If you've been following bank stocks lately, you've seen their stock prices trend lower along with Treasury yields as hopes of Trump's agenda passing this year fades. Whether we agree with the market's assessment of future conditions or not, we have to expect pullbacks and possibly corrections to the Trump bank rally.
As a result, focusing on the fundamentals such as economic growth, loan growth, and the Fed are just a few of the factors that will be imperative for investors to consider before going long financials.
This is an update to my prior article in March of these three banks before the Q1 earnings releases.
In this analysis, we'll be focusing on comparing P/E and Forward P/E ratios for our three banks.
In full disclosure, this article is not a comprehensive analysis of Bank of America or bank stocks. I am not a financial advisor, and we will only be analyzing a few of the many fundamental and economic factors that go into driving the stock price and profitability of BAC. Before making any investment decision, please contact your financial advisor. And of course, any analysis of past performance does not guarantee future results.
P/E Ratio Analysis: (price versus historical earnings)
Below is the P/E ratio growth percentages over the past year with BofA surging the most out of our three banks. However, P/Es have corrected substantially from their highs with BofA taking the brunt of the P/E correction.
The large correction in P/E for BofA makes sense given it had the largest price move over the same period or 54%.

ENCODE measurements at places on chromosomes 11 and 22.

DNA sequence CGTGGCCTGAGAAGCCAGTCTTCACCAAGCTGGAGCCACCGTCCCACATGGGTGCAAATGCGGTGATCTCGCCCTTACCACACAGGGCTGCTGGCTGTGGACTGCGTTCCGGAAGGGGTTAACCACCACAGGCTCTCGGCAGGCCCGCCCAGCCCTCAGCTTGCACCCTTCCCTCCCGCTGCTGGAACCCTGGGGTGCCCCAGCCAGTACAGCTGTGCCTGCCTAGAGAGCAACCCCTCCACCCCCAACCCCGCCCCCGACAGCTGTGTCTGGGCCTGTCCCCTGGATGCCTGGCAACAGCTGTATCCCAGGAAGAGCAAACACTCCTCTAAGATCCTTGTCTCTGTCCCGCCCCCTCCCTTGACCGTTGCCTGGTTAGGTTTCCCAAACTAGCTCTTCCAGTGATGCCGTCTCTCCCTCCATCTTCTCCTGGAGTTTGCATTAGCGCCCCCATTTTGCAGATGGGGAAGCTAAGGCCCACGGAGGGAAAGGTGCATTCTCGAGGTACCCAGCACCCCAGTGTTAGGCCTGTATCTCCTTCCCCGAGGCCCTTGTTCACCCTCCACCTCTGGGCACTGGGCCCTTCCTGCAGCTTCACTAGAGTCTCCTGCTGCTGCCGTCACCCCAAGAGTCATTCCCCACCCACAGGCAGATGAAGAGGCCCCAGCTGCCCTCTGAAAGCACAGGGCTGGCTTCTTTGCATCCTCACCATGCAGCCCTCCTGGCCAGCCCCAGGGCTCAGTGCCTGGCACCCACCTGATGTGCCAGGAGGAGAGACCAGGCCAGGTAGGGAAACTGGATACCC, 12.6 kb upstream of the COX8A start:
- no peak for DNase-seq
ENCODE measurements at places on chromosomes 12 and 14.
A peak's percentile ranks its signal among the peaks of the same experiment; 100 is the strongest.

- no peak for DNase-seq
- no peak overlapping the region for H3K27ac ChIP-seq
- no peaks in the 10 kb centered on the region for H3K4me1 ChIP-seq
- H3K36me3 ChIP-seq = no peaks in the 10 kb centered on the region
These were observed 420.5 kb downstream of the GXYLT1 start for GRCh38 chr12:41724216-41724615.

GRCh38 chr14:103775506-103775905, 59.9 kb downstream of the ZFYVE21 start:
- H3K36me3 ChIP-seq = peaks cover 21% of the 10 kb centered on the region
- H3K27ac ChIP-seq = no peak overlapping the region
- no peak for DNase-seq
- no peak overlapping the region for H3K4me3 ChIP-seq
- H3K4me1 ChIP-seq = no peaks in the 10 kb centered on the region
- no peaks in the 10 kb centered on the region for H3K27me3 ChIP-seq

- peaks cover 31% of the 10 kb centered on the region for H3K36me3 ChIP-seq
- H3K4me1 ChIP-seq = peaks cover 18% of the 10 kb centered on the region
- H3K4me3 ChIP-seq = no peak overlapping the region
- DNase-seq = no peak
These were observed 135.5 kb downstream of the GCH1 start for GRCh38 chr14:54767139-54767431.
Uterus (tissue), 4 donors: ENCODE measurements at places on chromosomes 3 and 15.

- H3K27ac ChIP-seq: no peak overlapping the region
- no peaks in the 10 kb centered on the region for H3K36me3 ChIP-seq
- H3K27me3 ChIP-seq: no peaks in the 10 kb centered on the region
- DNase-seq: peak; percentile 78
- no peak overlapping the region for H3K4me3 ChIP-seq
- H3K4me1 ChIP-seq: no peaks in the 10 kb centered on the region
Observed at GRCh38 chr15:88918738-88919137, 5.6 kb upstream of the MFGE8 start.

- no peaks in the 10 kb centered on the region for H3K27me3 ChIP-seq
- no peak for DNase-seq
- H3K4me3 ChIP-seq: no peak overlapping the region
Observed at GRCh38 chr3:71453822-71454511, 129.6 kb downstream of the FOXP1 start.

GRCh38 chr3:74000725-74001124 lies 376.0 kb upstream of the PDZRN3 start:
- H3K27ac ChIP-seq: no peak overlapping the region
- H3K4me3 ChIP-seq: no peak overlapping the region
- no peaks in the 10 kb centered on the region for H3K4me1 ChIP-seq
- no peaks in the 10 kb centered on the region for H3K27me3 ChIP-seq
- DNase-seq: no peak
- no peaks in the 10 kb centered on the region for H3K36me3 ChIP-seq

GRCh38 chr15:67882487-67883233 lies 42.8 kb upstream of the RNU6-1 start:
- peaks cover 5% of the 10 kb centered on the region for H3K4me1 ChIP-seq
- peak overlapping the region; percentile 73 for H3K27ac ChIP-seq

YTD P/E ratios have fallen back to Earth as Treasury yields have retraced and growth expectations have waned.
The fall in yields comes despite the market seeing a very high probability of a rate hike from the Fed in June.
YTD percentage change in P/Es:
So far this year, both JPMorgan and BofA have had their P/Es fall by roughly 13%.
To put these numbers into perspective, as recently as March 1st, and prior to the Fed hike, BofA's P/E was over 17 as illustrated in the chart below.
The YTD percentage change in bank stock prices shows a less dramatic fall given the pullbacks in P/E ratios. In fairness, the prices are off quite substantially from their highs in March.
However, if you had invested in our three banks at the start of this year, your investment would be roughly flat for Bank of America and negative for JPMorgan and Wells Fargo.
When comparing the YTD price retracements to the pullbacks in P/E ratios for our three banks, the market may be indicating that the "E" is correcting more than the "P".
The quarter-to-quarter differences in earnings performance results are becoming less dramatic as banks have finally emerged from the doldrums of the financial crisis. In other words, we're no longer comparing the current quarter or year to a disastrous prior quarter or prior year. And that's a good sign for the economy.
Forward P/E Ratio Analysis: (Price versus expected future earnings)
The forward P/E for BofA is now in line with JPMorgan and Wells Fargo perhaps indicating the market has finally begun to adjust future growth expectations lower and also may indicate the frothy bank surge might give way to a more healthy and steady long-term upward trend.
A final risk management note:
More articles to follow analyzing Bank of America, financials, the Fed, and Treasury yields in the coming days and weeks.
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Disclosure: I/we have no positions in any stocks mentioned, and no plans to initiate any positions within the next 72 hours. I wrote this article myself, and it expresses my own opinions. I am not receiving compensation for it (other than from Seeking Alpha). I have no business relationship with any company whose stock is mentioned in this article.